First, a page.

By Laura Kemp • 24 April 2020 • 8:58
HUGE fire breaks out in France's Nantes near Prairie de Mauves. Image: @Barbecuivre/Twitter
Returning home in the midst of a global pandemic has become an almost impossible mission which is fuelling human trafficking networks. For example, at the end of March, a group of about 100 Moroccans embarked on two inflatable boats to return illegally to their country and bypass the restrictions decreed to stop the virus from spreading both in Spain and in Morocco.
Each passenger paid around €5,400 for the trip, which ended on a beach in Larache, in northwestern Morocco. According to police sources, the price of a place on a boat from the Moroccan coast to Spain, that is, the opposite route, ranges between €400 and €1,000.
The details of the journey were collected by the Moroccan press and appears in an internal report of the European Commission, illustrating the flexibility of the mafias. “Migrant smugglers show extreme flexibility and adaptability of their criminal businesses, and are now also organising irregular trips of Moroccan migrants fleeing from the Covid-19 in the opposite direction, that is, from Spain to Morocco,” the document cites.
Once ashore on Moroccan land, the group dispersed to hide from the authorities. After South Africa and Egypt, Morocco is the third African country most affected by Covid-19, with 2,855 confirmed cases, and its restrictions are therefore severe.
The gendarmes, responsible for enforcing the confinement rules and informed of the landing, began an investigation, with house-to-house searches, to catch them and prevent them from becoming a focus of contagion. At least one of the passengers was found huddled in a village clay oven.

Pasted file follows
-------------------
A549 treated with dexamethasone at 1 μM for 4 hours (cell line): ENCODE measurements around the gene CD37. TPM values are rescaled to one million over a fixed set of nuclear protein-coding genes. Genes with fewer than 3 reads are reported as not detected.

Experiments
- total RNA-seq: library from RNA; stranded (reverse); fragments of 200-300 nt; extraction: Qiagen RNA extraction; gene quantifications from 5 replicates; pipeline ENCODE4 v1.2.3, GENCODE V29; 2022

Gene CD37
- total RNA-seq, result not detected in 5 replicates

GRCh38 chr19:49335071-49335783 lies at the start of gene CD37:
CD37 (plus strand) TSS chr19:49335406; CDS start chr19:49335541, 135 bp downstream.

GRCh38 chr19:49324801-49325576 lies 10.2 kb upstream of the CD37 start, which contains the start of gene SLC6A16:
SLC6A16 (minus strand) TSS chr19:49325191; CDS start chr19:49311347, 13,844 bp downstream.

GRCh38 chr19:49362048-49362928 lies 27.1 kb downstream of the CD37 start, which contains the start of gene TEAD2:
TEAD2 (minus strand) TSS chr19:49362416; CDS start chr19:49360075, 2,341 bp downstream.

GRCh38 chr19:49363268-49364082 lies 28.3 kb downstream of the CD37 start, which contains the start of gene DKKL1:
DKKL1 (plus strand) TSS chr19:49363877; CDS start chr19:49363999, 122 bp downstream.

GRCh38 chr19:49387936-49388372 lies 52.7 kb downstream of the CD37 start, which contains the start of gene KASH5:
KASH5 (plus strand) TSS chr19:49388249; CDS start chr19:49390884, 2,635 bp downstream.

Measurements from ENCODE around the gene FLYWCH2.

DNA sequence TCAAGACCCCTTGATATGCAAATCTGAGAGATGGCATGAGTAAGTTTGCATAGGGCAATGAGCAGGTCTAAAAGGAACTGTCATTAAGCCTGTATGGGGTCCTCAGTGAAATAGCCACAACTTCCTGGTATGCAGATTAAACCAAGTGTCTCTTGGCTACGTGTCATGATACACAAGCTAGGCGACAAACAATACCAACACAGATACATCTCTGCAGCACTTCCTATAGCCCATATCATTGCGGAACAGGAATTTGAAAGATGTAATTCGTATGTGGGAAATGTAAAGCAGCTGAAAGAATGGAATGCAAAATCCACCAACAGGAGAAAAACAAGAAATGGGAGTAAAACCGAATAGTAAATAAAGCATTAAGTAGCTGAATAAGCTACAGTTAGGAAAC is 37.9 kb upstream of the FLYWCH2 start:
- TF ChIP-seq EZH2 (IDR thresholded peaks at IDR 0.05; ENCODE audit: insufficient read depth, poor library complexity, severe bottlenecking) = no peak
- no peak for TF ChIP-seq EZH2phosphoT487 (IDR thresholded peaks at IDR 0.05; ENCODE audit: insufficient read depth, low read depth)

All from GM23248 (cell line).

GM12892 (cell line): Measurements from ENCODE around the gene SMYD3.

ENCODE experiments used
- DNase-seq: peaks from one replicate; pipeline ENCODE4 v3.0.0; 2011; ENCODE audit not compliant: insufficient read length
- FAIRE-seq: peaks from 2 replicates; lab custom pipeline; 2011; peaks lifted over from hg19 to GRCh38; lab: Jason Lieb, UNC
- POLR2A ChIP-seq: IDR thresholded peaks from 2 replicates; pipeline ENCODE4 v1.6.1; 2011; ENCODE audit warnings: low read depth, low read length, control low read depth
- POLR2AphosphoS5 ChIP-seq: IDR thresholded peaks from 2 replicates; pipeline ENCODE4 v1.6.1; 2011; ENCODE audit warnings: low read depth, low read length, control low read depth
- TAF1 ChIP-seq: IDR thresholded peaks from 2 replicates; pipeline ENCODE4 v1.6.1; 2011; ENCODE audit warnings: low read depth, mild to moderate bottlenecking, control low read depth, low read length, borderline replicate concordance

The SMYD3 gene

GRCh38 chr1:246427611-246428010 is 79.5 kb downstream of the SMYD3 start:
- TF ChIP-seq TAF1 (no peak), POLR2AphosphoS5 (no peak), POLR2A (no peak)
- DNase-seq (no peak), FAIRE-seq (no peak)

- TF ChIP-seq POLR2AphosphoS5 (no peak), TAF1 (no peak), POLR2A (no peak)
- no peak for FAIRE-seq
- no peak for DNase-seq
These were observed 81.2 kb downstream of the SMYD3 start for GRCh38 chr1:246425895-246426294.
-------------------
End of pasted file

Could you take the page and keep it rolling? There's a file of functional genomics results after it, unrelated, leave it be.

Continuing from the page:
The unilateral closure of Morocco’s borders on March 13, has not allowed the return of its nationals, despite the efforts of the Spanish Foreign Ministry, which has left hundreds of Moroccans stranded far from their homes and their families. Many are cross-border workers or self-employed workers who were working their day in Ceuta and Melilla and who were on the wrong side of the border overnight.
In Ceuta there are at least 300 Moroccans barred from being able to return to their country. In Melilla, the authorities have identified 350, but it is estimated that there may be dozens more sheltered in the homes of family or friends. Since Morocco decreed the total closure of its borders there has also been a handful of Moroccans trying to swim home.
Despite registering migratory movements in reverse, Spain continues to receive irregular immigrants trying to complete their journey to Europe despite the pandemic. Since the State of Alarm was decreed, on March 15, until April 15, a total of 829 people entered irregularly by land and by sea, according to data from the Interior Ministry. The total number of arrivals since April 19 (6,056) represents a decrease of 24 per cent compared to the same period in 2019, according to an internal analysis of migration flows by the European Commission.
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Originally from UK, Laura is based in Axarquia and is a writer for the Euro Weekly News covering news and features.
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